Big city planning in the Big Apple
The New York Department of City Planning (DCP) has developed a master GIS database that can be accessed by every department in the city. The GeoSupport System allows more than 30 departments – from the police department to the departments of finance and transportation – to update information on constantly changing properties, streets and political boundaries.
The DCP is responsible for land use regulation, environmental review, policy preparation, and providing technical assistance and planning information. For a city the size of New York, constant updates are required to keep the data current. The DCP, which has been using GIS since 1983, has a maintenance team consisting of 32 full-time and several part-time support staff.
The DCP’s Geographic Systems unit maintains two databases: the Linear Integrated Ordered Network (LION) file and the Community Oriented Geopositional Illustration Structure (COGIS) file. The files, which are the basis for the geographic information and computer-mapping capabilities throughout the city, are maintained and updated using software from Cambridge, England-based GE Smallworld.
The LION file is a schematic map that contains street centerlines, address ranges, street names and intersection identifiers. It includes a large number of district boundary overlays, such as police precincts, school districts, fire districts, census tracts and congressional districts, and it allows the city to associate addresses with all of those various districts. The city sells and distributes the LION file and district boundary files under the product name “Bytes of the Big Apple.”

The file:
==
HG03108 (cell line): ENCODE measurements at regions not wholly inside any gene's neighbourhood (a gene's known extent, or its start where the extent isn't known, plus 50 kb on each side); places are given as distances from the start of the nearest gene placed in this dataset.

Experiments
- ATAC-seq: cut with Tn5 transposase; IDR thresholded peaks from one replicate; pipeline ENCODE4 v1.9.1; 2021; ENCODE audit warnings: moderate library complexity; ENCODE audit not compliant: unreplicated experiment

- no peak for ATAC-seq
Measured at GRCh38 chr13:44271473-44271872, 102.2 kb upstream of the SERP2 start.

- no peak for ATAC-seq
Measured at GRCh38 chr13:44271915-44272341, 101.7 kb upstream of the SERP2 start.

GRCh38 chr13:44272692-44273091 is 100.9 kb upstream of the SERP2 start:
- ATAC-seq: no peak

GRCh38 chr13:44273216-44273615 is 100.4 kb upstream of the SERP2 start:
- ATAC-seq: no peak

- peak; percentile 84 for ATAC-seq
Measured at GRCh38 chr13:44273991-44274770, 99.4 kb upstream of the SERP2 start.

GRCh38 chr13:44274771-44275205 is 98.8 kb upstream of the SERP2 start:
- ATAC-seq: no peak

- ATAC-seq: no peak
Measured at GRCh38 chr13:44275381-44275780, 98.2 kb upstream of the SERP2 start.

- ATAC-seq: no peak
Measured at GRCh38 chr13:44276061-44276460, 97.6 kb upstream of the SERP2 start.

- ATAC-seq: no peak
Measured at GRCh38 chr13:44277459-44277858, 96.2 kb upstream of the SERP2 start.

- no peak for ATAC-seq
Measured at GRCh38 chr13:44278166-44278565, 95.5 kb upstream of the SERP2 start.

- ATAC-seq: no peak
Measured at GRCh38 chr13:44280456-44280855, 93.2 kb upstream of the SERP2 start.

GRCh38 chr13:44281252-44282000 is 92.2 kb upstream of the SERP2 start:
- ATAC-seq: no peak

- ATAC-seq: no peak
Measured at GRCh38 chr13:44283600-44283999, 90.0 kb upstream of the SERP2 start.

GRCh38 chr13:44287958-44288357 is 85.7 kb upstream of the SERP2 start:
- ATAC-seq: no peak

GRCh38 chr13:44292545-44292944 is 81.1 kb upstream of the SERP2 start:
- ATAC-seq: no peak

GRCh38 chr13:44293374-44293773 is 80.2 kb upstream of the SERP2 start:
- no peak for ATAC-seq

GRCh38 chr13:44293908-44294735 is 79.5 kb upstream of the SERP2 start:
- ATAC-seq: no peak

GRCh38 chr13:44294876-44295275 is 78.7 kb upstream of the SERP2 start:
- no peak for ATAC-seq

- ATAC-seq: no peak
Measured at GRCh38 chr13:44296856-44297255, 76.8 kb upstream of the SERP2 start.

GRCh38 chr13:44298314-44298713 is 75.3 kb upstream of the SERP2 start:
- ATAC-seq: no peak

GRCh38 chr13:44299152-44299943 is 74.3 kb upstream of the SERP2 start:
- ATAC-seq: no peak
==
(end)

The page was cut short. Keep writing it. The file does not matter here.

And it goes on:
The COGIS file is a graphics-only parcel file containing the outlines of all the properties in the city (approximately 1 million records). COGIS supports the extensive thematic mapping used for planning and information distribution. For planning, city staff members can make color-coded maps that indicate the ways in which land is used.
The GeoSupport System is a city-wide resource, used by all agencies. For example, there are more than three million registered voters in New York. When a voter fills out a registration form, the Board of Elections uses the system to determine the voter’s district. Also, the system is used to issue building permits and to track building code violations, safety inspections, parking meter repairs and street light repairs.
“The current services provided by DCP are vital to effective planning and communication in New York City,” says Richard Steinberg, director of geographic systems for the DCP. “Our system is extremely effective, and we save countless research hours on a daily basis. We are working on developing additional venues for using our data toward enhancing city management functions.”
The DCP is currently working in-house to match the LION data with the city’s new spatially accurate (to one foot) planimetric base map. The department expects to complete work on the project by January 2001.
To match the COGIS file to the base map, the city has contracted with Colorado Springs, Colo.-based Analytical Surveys. As part of the COGIS project, lot dimensions from the city’s tax maps are being stored in the COGIS database, paving the way for automating the tax mapping operations of the Department of Finance. Except for the lot dimension component, the department expects to complete work on the COGIS adjustment by next year. Once the LION and COGIS have been matched to the base map, city agencies will be able to map streets, properties, political and administrative district boundaries, and building outlines.